ever seen in my life . still can’t quite take in all that has happened
                today". I could see the pride bursting out of his face. When Alan is
                older you can imagine an interviewer asking him "what was the greatest
                achievement of your life?" The answer will be on his lips before the
                question has been finished.
                "Munster v Gloucester, 18th January, 2003". No need to explain the whys
                and wherefores. The interviewer will kick himself for not having known
                the obvious.

                I was then introduced to Alan Gaffney’s wife Lorraine. She politely
                enquired if I knew where she could buy a Munster rugby supporters club
                scarf for a friend in Australia. At the same time I was
                thinking to myself "One Munster rugby scarf .. is that all you want
                Missus .God, I’ll get you every Munster rugby scarf in the world after
                today!"


                I spotted Paul Murray and Ian Fleming, who look after the team kit. "No
                need to wash the gear after todays game" I was thinking. Sure half the
                lads socks had been thrown into the crowd. Jerseys were already being
                framed in their uniquely dirty and sweaty state. Why would you spoil the
                jersey by washing it – sure you couldn’t or wouldn’t want to wash away
                the memories of this great day.

                Seeing is believing and thank you God that I along with all the rest of
                you was there to witness one of the greatest David v Goliath battles in
                my lifetime...ever!

                In one fell swoop this sporting spectacle eclipsed every other single
                sporting victory in my time. Biddy Earleys Clare hurling team of ’95,
                Dawn Run against Forgive ‚n Forget in Cheltenham, Sonia O’Sullivan and
                all her great races, Man Uniteds treble in ‚99 whatever you can think
                of they are all now relegated to Division one in my mind.

                None of us know for sure how much the lads can produce for the province
                going forward but we do know that the support and unwavering belief will
                always be behind Munster rugby. Let us keep this special sacred thing
                that Munster rugby has. Surely the whole rugby world must be looking on
                with envy at the Munster rugby team and the support that they have.

                Alan Gaffney and company ... we will never forget the Miracle Match in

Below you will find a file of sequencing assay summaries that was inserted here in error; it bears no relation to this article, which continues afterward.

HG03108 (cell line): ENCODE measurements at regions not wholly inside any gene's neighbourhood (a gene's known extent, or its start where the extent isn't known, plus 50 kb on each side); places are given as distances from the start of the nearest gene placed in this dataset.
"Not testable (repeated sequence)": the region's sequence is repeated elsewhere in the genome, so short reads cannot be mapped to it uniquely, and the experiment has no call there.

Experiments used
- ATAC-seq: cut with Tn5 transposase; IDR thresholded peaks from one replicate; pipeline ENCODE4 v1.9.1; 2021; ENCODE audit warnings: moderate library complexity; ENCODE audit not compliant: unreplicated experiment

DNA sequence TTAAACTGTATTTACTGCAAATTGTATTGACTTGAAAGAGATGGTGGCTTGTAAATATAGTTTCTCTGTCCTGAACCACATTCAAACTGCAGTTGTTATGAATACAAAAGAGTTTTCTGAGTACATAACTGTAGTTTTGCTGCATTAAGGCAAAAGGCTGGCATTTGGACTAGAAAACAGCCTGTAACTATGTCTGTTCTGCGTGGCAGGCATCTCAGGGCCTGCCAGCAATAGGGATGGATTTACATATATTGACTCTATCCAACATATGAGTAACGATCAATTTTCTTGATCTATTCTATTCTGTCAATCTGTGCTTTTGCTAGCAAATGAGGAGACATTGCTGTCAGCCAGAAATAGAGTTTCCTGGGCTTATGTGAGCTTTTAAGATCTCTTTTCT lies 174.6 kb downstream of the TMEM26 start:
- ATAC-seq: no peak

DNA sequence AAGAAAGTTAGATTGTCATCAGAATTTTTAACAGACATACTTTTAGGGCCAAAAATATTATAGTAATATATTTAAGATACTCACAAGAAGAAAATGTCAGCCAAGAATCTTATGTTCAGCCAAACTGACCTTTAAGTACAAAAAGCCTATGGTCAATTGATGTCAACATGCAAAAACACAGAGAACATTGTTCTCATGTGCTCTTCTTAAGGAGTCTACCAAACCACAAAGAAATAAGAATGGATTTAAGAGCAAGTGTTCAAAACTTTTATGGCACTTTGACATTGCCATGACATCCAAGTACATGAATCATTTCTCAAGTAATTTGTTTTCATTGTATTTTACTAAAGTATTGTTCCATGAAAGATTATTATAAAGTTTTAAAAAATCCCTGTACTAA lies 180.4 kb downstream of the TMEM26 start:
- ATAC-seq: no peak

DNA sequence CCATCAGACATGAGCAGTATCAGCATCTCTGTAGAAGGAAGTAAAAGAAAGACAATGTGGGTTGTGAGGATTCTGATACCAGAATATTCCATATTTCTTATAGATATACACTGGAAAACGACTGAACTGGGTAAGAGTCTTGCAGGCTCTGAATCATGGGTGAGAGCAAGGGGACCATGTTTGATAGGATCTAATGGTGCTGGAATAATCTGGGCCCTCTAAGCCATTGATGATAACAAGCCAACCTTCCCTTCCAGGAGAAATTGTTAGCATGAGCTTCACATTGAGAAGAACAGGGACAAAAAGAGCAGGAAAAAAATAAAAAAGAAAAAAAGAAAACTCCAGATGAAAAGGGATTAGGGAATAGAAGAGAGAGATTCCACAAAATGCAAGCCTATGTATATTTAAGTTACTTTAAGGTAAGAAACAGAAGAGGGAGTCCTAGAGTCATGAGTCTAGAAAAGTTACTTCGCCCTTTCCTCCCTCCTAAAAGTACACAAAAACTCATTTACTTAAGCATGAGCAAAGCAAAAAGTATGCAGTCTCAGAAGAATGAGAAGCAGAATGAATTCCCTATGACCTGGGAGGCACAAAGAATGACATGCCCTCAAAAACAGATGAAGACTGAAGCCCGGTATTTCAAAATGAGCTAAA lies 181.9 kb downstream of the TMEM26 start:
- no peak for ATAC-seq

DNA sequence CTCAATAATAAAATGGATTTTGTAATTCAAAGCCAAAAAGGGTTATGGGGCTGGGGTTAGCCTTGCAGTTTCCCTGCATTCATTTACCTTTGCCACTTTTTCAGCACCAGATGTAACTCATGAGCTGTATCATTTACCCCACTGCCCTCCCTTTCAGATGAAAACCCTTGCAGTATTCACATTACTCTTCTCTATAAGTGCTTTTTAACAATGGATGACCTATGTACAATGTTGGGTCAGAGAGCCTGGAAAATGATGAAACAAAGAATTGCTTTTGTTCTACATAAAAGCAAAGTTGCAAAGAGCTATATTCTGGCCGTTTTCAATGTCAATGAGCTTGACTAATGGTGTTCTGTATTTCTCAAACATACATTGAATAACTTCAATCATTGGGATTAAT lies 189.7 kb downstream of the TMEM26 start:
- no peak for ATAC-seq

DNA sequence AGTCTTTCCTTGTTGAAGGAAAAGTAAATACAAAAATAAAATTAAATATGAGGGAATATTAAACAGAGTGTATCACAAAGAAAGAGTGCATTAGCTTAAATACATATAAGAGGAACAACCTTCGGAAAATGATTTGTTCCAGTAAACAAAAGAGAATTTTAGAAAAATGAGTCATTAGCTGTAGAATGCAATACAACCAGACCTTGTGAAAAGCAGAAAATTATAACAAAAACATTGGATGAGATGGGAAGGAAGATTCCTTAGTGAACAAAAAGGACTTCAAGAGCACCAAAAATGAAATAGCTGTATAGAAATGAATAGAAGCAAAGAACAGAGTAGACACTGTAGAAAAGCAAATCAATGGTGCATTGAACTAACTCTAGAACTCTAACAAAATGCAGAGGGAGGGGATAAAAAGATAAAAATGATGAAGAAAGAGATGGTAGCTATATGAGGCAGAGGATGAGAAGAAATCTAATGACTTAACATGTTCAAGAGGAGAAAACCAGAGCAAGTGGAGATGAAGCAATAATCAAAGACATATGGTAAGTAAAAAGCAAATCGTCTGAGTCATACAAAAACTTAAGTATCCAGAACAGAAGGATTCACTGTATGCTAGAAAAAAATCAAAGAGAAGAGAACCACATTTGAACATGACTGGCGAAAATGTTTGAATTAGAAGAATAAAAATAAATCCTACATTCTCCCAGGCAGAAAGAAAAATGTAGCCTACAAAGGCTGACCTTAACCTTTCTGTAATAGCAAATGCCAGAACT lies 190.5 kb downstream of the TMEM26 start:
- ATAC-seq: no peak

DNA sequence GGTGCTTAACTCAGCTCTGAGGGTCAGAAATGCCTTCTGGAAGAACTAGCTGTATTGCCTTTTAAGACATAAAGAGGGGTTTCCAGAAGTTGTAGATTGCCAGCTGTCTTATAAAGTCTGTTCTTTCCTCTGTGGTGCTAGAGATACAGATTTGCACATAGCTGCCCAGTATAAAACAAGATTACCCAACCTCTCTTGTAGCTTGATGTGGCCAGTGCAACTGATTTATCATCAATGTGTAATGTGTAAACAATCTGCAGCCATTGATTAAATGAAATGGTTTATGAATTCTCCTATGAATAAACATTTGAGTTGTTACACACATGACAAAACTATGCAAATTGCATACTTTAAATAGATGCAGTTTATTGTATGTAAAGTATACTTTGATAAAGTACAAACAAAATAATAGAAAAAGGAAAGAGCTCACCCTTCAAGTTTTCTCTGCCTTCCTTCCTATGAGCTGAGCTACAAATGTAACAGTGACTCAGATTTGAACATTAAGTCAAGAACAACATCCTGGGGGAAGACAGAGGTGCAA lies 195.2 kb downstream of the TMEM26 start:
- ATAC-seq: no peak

Munster!

                Ends
                Last edited by rathbaner; 17th-October-2013, 12:27.
                Munster – Champions of Europe 2006, 2008, 2019.

                Comment


                  #9
                  Originally posted by rathbaner View Post
                  continued

                  I play rugby and as my team mates will testify, I sometimes collapse on
                  the field when I hear the final whistle, especially if it is a real give
                  it your all and then give some more kind of game. I usually feel
                  physically and emotionally drained. I can only imagine how those players
                  felt. I’m sure thousands of feelings flowed through them. First and
                  foremost they probably wanted to find every single squad member, mentor,
                  family and friend that they ever had. Then they could have opted for a
                  massive pile up on the pitch or maybe indulged in wild singing, hugging
                  and really give meaning to the words "dance like there’s no-one
                  watching". However it wasn’t just a day for the players. . there was the
                  small matter of the other 13,000 in attendance . People who wanted to
                  hug the lads and tell them how wonderful they were but it was more than
                  that for the supporters we needed to touch the players in an effort to
                  make something tangible out of the intangible that had just been played
                  out in front of us.

                  Some of the players were carried shoulder high. Jim Williams and Donncha
                  O’Callaghan launched into something which was a cross between an Irish
                  jig and Waltzing Matilda whatever it was it caught the momentum of the
                  crowd around them and soon the whole assembly on the pitch were throwing
                  shapes and bopping up and down in unison. Surely Thomond park was not
                  built with the intention of "doing the hop" on it with 21 inch studs .
                  so what ..this was Woodstock in Thomond park.


                  Somehow the players made it into the tunnel ."We want more we want
                  more".
                  I remember thinking "how did the Gloucester fellas get off the pitch at
                  all with the invasion that had taken place?" I looked around for a sign
                  of any Gloucester jerseys. I picked up nothing on my visual radar, but
                  the antennae on the Munster radar was going berserk. "We want more . we
                  want more". And then they appeared .all sweaty, smiling, throwing their
                  heads back in laughter, still embracing, arms around each other and
                  drinking gallons of lucozade sport.

                  Then onto the steps of the West Stand and linked together as a team they
                  started to sing "Stand up and fight". All eyes were focused on them .
                  correction all eyes were staring up at them with an expression that is